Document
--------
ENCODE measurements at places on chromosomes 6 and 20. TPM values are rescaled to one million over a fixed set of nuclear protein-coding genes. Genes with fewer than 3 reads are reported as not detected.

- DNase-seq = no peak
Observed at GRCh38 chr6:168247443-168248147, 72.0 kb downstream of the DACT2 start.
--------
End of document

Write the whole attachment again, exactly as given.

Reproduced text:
ENCODE measurements at places on chromosomes 6 and 20. TPM values are rescaled to one million over a fixed set of nuclear protein-coding genes. Genes with fewer than 3 reads are reported as not detected.

- DNase-seq = no peak
Observed at GRCh38 chr6:168247443-168248147, 72.0 kb downstream of the DACT2 start.